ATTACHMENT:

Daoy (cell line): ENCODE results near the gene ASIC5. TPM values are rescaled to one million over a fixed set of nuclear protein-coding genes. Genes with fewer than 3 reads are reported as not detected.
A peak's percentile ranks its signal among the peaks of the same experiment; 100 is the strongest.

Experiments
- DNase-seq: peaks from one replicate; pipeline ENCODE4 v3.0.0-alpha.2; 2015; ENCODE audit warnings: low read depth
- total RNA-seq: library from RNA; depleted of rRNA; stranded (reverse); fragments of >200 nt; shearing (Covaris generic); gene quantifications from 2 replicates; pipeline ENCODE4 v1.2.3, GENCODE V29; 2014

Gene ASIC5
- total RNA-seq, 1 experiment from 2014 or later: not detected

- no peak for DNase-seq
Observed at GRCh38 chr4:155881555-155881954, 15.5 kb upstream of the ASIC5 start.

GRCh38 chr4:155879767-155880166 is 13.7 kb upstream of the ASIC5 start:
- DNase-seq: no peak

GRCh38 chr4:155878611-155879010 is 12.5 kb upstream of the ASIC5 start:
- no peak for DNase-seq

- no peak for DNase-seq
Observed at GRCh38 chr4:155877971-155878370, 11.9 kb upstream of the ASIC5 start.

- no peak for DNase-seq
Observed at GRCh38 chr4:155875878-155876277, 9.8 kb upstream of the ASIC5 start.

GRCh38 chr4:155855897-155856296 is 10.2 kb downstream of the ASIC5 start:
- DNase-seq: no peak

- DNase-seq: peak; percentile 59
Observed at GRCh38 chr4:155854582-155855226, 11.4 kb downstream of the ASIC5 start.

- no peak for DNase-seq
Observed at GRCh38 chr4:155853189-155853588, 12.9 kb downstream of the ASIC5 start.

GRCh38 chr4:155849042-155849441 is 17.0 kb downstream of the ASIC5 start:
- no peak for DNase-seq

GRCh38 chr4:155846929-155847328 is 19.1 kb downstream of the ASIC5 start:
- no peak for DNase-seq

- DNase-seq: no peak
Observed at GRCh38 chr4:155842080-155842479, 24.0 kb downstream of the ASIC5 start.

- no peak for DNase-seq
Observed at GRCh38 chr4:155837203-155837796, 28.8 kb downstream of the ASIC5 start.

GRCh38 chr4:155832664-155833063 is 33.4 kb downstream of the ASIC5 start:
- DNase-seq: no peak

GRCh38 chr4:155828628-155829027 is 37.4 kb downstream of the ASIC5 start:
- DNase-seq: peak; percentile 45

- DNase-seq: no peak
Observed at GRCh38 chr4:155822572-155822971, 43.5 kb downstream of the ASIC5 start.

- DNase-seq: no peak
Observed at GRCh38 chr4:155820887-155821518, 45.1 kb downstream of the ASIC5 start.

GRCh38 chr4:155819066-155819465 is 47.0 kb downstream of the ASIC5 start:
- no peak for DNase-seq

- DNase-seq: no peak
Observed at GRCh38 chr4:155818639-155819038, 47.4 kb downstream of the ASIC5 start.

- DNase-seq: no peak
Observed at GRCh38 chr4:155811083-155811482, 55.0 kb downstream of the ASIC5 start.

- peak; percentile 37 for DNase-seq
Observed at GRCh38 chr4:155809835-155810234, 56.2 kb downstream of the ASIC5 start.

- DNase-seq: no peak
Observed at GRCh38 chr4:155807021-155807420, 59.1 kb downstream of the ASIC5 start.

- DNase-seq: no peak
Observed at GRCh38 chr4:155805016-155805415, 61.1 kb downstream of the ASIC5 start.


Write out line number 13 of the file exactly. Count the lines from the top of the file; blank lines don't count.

- no peak for DNase-seq